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Sand Colic

By: Galadriel Billington

9:00PM Nov 8, 2004


Any horse in a sandy environment is at risk for "Sand Colic." Florida horses are particularly at risk for sand colic. A horse may accidentally pick up sand while grazing or eating off the ground. The sand tends to build up in the digestive system. Since it just sits there, and doesn't move through, it can eventually get very heavy and uncomfortable for the horse.

I knew someone who told me that she helped carry six gallons of sand out of a necropsy.

You can check to see if a horse has sand in the digestive system using a jar with a lid, and water. Take a fresh piece of manure, put it in the jar, put on the lid, and shake up the jar. Shake it until the clod dissolves in the water. Let it sit.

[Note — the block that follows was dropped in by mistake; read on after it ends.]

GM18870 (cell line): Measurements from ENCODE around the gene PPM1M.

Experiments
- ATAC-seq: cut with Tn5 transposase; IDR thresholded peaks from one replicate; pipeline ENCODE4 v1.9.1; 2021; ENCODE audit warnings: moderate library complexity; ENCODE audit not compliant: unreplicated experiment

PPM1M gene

Once everything has settled, look at the bottom of the jar to see if there is a noticeable amount of sand. If there is sand, then it's probably a good idea to take precautionary measures.

To keep the sand from building up so drastically, you can try feeding a psyllium product. Psyllium husk is a very fibrous non-digestible substance, which absorbs a lot of water and get sticky when wet. As it passes through the horse, it will (hopefully) grab up a lot of the sand, and force it on through.

My vet suggests feeding "Equate" type metamucil (the Walmart brand); she says it has the least amout of filler, and the most effective form of psyllium. The stuff sold for horses has a lot of filler and isn't pure psyllium. My vet says that it's most effective and cheapest just to feed the "Equate" stuff.

I usually give the psyllium in a bran mash, so the horses get all of it--it's powder, so they might not get it all if fed just in their regular meals. Some people also add mineral oil to the bran mash.

I usually give psyllium once a week. You can also feed it for a week straight each month, or 3 days straight each month, or whatever you & your vet think is best.
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2004 Galadriel Billington. All rights reserved.